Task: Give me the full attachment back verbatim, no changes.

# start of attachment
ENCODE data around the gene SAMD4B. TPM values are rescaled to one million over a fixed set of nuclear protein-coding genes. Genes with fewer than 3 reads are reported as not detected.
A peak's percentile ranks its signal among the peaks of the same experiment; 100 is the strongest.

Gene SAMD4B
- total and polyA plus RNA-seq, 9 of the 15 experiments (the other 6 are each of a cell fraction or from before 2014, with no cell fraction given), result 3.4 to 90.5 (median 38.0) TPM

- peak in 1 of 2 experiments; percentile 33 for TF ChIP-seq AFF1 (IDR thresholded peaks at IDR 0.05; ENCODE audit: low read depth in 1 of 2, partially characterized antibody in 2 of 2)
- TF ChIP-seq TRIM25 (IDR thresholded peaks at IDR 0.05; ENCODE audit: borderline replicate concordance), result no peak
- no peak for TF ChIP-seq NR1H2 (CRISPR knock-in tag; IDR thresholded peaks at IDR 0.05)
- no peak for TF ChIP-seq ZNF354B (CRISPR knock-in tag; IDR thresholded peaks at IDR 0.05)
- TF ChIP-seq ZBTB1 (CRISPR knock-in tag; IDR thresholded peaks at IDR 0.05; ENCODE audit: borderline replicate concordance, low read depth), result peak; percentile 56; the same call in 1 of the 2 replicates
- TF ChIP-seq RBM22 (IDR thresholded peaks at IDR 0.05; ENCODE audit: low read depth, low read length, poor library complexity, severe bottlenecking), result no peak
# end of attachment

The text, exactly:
ENCODE data around the gene SAMD4B. TPM values are rescaled to one million over a fixed set of nuclear protein-coding genes. Genes with fewer than 3 reads are reported as not detected.
A peak's percentile ranks its signal among the peaks of the same experiment; 100 is the strongest.

Gene SAMD4B
- total and polyA plus RNA-seq, 9 of the 15 experiments (the other 6 are each of a cell fraction or from before 2014, with no cell fraction given), result 3.4 to 90.5 (median 38.0) TPM

- peak in 1 of 2 experiments; percentile 33 for TF ChIP-seq AFF1 (IDR thresholded peaks at IDR 0.05; ENCODE audit: low read depth in 1 of 2, partially characterized antibody in 2 of 2)
- TF ChIP-seq TRIM25 (IDR thresholded peaks at IDR 0.05; ENCODE audit: borderline replicate concordance), result no peak
- no peak for TF ChIP-seq NR1H2 (CRISPR knock-in tag; IDR thresholded peaks at IDR 0.05)
- no peak for TF ChIP-seq ZNF354B (CRISPR knock-in tag; IDR thresholded peaks at IDR 0.05)
- TF ChIP-seq ZBTB1 (CRISPR knock-in tag; IDR thresholded peaks at IDR 0.05; ENCODE audit: borderline replicate concordance, low read depth), result peak; percentile 56; the same call in 1 of the 2 replicates
- TF ChIP-seq RBM22 (IDR thresholded peaks at IDR 0.05; ENCODE audit: low read depth, low read length, poor library complexity, severe bottlenecking), result no peak